Thank you so much to our most awesome community for participating in the Cape Ann Monarch Milkweed and Aster Project. Today was a huge and wonderful success and we were non-stop with folks dropping in to pick up their seeds and learn more about how they can help the Monarchs. Thank you, thank you, thank you!!!

And my most heartfelt thanks to Joey. He nudged me into doing the sale again this year by inquiring just about a month ago if we were planning a repeat of last year’s plant sale. Joey’s hospitality and interest in everyone who stops by makes Captain Joe’s a wonderfully fun place to have a community event!

Note to anyone who could not pick up their seeds or who was planning to have them sent via a self-addressed stamped envelope: You will recieve an email with information on where to send the check and order amount total. Thanks again to everyone!

Monarch Butterfly fur ©Kim Smith 2012Fun fact about butterflies: Butterflies do not grow fur. The fur-like structures that you see on butterflies are many single cells conjoined to form one long string.

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In case you misplace the instructions on how to prepare your milkweed seeds for spring planting ~

How to Vernalize Milkweed Seeds for Spring Planting

Seeds of most temperate plants need to be vernalized—in other words, exposed to cold temperatures. The best way to vernalize is by stratification, which means subjecting seeds to a cold and moist environment for a short period of time. By stratifying, the seed’s natural break of dormancy that occurs when the seed spends the winter in the ground is simulated.

#1 Method of Stratifying Milkweed

Open the bag of seeds and place them between very slightly moistened paper towels in a plastic bag in the refrigerator. After vernalizing for 3-6 weeks, the seeds can be planted out in the garden in warm 70º soil.

#2 Method of Stratifying Milkweed

Place ¼ cup of sand mixed with ¼ tsp. of water in a plastic bag. Add the seeds and mix again. Store in plastic bag in the refrigerator. After vernalizing for 3-6 weeks, the seeds can be planted out in the garden in warm 70º soil.

Prepare the planting bed in a sunny location. Scatter seeds, or plant in rows, and cover with no more than ¼ inch of soil.

For natural vernalization, sow collected seeds directly into a prepared bed in the fall and the seed will germinate the following spring.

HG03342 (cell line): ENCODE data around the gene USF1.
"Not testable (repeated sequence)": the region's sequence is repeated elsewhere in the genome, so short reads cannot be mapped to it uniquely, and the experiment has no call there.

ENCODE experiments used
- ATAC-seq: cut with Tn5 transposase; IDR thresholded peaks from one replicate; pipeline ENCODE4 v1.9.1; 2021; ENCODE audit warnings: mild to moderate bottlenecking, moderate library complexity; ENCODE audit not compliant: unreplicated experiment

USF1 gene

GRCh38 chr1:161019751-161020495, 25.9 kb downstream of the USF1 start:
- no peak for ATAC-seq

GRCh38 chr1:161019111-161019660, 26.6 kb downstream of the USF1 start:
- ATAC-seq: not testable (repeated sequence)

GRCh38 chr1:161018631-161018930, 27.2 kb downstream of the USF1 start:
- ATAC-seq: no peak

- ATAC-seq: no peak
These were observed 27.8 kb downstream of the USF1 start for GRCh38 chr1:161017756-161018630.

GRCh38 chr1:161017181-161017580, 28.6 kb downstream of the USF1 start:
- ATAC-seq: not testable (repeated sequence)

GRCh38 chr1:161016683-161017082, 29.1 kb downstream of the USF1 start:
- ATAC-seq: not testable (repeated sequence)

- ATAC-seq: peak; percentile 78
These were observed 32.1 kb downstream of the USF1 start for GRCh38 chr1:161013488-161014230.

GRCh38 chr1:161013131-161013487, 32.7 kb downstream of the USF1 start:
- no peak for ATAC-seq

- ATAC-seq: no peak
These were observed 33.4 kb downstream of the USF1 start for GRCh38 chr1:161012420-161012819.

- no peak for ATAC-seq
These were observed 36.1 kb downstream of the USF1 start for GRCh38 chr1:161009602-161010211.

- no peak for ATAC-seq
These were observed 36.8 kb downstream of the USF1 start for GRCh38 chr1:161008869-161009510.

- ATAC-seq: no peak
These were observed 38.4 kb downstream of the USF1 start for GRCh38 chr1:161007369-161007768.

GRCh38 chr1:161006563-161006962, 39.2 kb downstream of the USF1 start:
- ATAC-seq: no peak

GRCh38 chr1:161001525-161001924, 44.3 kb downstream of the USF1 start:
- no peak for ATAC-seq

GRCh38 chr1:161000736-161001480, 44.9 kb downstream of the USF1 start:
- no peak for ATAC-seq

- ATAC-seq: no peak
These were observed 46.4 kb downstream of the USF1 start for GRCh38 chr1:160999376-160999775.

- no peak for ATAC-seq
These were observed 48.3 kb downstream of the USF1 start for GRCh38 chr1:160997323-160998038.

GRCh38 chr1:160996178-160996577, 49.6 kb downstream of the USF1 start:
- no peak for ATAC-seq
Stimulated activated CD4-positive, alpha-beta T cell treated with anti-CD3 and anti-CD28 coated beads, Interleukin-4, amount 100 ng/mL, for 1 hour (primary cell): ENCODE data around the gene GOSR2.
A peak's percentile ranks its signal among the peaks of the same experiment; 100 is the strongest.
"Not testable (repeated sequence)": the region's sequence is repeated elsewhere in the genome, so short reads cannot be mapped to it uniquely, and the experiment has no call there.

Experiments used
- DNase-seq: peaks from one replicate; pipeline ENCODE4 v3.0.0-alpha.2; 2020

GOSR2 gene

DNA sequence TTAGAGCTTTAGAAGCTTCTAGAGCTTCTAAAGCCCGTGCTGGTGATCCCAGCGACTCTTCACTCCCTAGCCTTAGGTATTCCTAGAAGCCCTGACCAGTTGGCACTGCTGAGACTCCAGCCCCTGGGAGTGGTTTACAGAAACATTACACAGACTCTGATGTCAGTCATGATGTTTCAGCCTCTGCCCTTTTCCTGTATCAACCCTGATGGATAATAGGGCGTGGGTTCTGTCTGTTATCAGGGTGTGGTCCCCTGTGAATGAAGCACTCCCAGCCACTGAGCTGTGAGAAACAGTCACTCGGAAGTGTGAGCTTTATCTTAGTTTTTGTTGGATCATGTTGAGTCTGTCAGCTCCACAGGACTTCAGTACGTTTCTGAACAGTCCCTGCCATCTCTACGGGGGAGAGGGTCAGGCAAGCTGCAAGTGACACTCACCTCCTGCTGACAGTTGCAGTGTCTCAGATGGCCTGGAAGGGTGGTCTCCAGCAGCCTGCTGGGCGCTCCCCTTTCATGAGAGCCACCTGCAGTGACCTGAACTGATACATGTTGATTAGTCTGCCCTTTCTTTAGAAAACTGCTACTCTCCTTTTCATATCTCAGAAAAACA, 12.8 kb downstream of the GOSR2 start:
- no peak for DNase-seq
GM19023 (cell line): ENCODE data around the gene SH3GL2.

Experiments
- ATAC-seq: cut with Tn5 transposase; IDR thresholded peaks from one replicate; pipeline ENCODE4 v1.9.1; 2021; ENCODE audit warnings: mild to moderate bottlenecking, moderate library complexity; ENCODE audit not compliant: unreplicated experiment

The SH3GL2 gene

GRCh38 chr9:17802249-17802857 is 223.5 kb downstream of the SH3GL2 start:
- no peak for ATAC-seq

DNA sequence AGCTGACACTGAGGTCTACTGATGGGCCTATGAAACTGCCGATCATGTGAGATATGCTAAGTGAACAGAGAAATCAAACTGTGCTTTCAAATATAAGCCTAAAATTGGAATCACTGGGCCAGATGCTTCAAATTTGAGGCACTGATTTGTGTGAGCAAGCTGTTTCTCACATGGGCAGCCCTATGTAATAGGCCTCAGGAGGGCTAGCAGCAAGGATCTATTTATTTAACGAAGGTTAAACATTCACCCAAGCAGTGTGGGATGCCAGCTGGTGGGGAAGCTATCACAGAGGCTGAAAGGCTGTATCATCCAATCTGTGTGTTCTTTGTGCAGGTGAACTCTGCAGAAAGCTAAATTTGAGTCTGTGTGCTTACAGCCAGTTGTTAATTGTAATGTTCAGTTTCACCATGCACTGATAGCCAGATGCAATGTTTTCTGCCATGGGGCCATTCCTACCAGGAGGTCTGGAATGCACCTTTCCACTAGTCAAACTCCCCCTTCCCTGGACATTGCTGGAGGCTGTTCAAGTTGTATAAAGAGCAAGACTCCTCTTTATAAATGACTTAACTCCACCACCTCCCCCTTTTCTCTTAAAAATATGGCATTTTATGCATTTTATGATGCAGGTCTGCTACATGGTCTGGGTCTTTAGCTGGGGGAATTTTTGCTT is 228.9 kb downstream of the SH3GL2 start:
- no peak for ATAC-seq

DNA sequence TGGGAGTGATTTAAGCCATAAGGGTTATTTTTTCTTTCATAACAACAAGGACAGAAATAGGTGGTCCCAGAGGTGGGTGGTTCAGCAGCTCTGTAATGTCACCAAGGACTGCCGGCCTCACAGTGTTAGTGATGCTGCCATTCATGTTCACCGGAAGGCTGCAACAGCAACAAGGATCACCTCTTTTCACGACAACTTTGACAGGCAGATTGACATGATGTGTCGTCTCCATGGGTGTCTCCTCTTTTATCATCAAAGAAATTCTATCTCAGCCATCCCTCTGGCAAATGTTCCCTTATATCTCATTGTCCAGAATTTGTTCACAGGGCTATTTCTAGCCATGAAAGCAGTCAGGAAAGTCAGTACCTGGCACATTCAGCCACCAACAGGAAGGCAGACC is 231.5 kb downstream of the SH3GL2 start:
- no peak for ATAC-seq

Monarch Caterpillars Common Milkweed ©Kim Smith 2012Monarch Butterfly Caterpillars Munching on Milkweed

Cape Ann Milkweed Project Seed Pickup and Information Day Sunday, May 18th, from 9:30 to Noon

Our milkweed and New England aster seed pickup day is Sunday, May 18th, from 9:30 to noon, at Captain Joe and Sons. Come on down to pick up your seeds and learn the best way to plant asters and milkweeds. We’ll have coffee and doughnuts, too! Captain Joe’s is located at 95 East Main Street and you can find directions posted on their website here.

Thanks so much to Joey for hosting the event at the dock. I am looking forward to saying hello to everyone!

Monarch butterfly explosion ©Kim Smith 2014Millions of milkweeds and nectar-rich wildflowers, such as New England Asters and Seaside Goldenrod, insures millions of Monarchs arrive to Mexico!

Cape Ann Milkweed Project Seed Pickup and Information Day is Sunday, May 18th, from 9:30 to Noon

Female Monarch Egg Marsh Milkweed ©Kim Smith 2011Female Monarch curling her abdomen around to the underside of a Marsh Milkweed leaf (Asclepias incarnata) to deposit an egg. Photographed in Gloucester

Our milkweed and New England Aster seed pickup day is this coming Sunday from 9:30 to noon at Captain Joe and Sons. Captain Joe’s is located at 95 East Main Street and you can find directions posted on their website here. Thanks so much to Joey for hosting the event at the dock. Looking forward to seeing everyone!

banksy-1Banksy Image Courtesy Bing McGilvray

Reminder: Monarch Milkweed and Aster Seed Pickup and Information Day is Next Sunday, May 18th, from 9:30 to Noon

male-female-monarch-butterfly-marsh-milkweed-2-c2a9kim-smith-2012-copy Male and Female Monarch Butterfly on Marsh Milkweed (Asclepias incarnata)

Where are the Monarchs today in their northward migration? They have spread throughout the Great Plains and Southern States. Some have already been sighted as far north as Michigan and Wisconsin! Monarch Migration Map

Our Milkweed and New England Aster seed pickup day is next Sunday from 9:30 to noon at Captain Joe and Sons. Captain Joe’s is located at 95 East Main Street and you can find directions posted on their website here. Thank you so much to Joey for offering to host the event at the dock. See You There!

monarch-new-england-aster-c2a9kim-smith-2013Monarch Butterfly and New England Aster

Top Ten Tips for Attracting and Supporting Native Bees

Bees, butterflies, and songbirds bring a garden to life, with their grace in movement and ephemeral beauty.   Bee and Monarch Butterfly ©Kim Smith 2012Many of the plants that are the most highly attractive to butterflies are also the most appealing to bees, too!

Bees are also a “keystone organism,” which means they are critical to maintaining the sustainability and productivity of many types of ecosystems. Without bees, most flowering plants would become extinct, and fruit and seed eating birds and mammals (such as ourselves) would have a much less healthy and varied diet.

Native bees come in an array of beautiful colors, size, and shapes. Some are as small as one eighth of an inch and others as large as one inch. They may wear striped suits of orange, red, yellow, or white, or shimmer in coats of metallic iridescene. Their names often reflect the way in which they build their nests, for example, carpenter bees, leafcutter bees, mason bees, plasterer bees, digger bees, and wool carder bees.